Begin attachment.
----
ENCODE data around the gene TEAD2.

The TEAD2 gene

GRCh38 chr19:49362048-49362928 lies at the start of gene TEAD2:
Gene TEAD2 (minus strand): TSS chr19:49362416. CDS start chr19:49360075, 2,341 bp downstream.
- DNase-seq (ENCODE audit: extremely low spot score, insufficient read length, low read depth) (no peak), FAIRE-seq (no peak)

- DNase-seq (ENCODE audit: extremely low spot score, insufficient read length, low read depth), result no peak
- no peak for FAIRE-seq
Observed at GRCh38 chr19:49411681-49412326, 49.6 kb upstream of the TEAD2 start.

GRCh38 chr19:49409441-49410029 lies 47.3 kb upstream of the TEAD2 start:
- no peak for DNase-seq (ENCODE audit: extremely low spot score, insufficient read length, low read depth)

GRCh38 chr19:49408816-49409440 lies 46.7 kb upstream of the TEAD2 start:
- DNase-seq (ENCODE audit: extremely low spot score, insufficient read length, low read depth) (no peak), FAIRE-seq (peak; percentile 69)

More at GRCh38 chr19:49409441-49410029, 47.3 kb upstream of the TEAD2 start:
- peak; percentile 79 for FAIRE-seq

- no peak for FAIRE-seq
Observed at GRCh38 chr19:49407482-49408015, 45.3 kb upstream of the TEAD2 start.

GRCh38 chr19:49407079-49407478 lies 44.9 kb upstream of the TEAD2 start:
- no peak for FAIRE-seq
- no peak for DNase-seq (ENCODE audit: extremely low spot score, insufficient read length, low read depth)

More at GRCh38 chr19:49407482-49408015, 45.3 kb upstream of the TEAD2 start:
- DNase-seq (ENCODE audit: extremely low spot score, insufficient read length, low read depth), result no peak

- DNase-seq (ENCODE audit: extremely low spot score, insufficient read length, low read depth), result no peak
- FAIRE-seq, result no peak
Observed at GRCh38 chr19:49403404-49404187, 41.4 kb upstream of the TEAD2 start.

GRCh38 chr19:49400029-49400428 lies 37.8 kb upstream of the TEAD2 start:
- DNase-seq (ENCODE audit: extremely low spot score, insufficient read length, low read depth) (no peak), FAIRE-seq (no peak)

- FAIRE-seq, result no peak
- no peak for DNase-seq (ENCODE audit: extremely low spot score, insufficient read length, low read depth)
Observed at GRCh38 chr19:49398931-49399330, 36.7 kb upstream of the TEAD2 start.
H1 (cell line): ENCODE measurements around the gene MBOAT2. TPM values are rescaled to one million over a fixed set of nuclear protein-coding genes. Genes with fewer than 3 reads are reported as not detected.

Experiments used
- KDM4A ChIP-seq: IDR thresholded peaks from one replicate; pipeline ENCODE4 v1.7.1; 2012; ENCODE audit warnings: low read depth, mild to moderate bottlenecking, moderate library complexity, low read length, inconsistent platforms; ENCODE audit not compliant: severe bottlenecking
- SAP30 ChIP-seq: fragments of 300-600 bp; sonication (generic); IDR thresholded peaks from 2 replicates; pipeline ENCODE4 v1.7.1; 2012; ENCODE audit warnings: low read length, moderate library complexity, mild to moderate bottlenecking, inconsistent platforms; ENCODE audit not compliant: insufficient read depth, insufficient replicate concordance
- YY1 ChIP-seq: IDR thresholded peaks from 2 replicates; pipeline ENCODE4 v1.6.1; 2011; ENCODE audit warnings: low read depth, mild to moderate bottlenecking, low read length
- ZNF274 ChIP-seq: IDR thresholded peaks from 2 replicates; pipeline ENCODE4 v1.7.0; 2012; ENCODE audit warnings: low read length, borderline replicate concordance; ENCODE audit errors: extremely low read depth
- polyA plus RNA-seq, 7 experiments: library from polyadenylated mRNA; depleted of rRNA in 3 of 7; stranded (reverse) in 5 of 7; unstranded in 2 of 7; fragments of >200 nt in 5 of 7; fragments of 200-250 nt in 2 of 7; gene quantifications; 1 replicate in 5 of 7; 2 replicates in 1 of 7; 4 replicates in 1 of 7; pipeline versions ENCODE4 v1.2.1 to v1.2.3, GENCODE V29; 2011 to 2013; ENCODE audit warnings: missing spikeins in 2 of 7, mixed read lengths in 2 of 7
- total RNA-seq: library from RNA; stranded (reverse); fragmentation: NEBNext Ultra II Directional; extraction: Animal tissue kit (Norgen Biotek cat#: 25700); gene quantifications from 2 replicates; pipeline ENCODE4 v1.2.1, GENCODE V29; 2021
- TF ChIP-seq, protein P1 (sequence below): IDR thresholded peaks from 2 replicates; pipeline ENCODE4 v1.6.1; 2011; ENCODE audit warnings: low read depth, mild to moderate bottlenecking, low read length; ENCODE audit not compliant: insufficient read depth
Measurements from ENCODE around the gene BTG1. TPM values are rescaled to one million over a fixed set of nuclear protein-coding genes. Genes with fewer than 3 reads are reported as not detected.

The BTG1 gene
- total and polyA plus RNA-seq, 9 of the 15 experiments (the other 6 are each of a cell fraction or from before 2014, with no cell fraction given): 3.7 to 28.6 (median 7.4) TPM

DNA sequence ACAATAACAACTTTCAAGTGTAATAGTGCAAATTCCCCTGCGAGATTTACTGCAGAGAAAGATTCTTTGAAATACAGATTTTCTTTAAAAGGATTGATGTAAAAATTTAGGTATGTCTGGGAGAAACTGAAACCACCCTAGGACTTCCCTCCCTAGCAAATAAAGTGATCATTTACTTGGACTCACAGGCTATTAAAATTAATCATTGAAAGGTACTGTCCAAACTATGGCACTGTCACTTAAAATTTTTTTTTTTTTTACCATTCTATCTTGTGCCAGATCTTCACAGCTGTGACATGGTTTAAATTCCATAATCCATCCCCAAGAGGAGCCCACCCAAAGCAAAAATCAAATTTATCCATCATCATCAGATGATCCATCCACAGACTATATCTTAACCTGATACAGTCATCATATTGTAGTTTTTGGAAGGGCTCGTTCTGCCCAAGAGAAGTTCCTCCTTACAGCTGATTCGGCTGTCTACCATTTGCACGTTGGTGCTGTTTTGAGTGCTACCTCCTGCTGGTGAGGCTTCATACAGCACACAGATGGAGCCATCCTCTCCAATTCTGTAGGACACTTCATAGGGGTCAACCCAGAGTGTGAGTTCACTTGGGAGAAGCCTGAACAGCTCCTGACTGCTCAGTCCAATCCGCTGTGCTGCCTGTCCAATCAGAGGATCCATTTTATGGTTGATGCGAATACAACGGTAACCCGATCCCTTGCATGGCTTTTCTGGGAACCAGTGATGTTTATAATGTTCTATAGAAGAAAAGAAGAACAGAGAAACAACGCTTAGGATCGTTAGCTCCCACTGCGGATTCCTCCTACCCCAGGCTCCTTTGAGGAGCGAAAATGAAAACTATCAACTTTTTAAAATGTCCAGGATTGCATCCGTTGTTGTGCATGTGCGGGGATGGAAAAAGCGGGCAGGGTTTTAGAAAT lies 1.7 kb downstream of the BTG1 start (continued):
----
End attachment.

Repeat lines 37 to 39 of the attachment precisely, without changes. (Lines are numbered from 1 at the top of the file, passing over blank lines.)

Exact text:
- total RNA-seq: library from RNA; stranded (reverse); fragmentation: NEBNext Ultra II Directional; extraction: Animal tissue kit (Norgen Biotek cat#: 25700); gene quantifications from 2 replicates; pipeline ENCODE4 v1.2.1, GENCODE V29; 2021
- TF ChIP-seq, protein P1 (sequence below): IDR thresholded peaks from 2 replicates; pipeline ENCODE4 v1.6.1; 2011; ENCODE audit warnings: low read depth, mild to moderate bottlenecking, low read length; ENCODE audit not compliant: insufficient read depth
Measurements from ENCODE around the gene BTG1. TPM values are rescaled to one million over a fixed set of nuclear protein-coding genes. Genes with fewer than 3 reads are reported as not detected.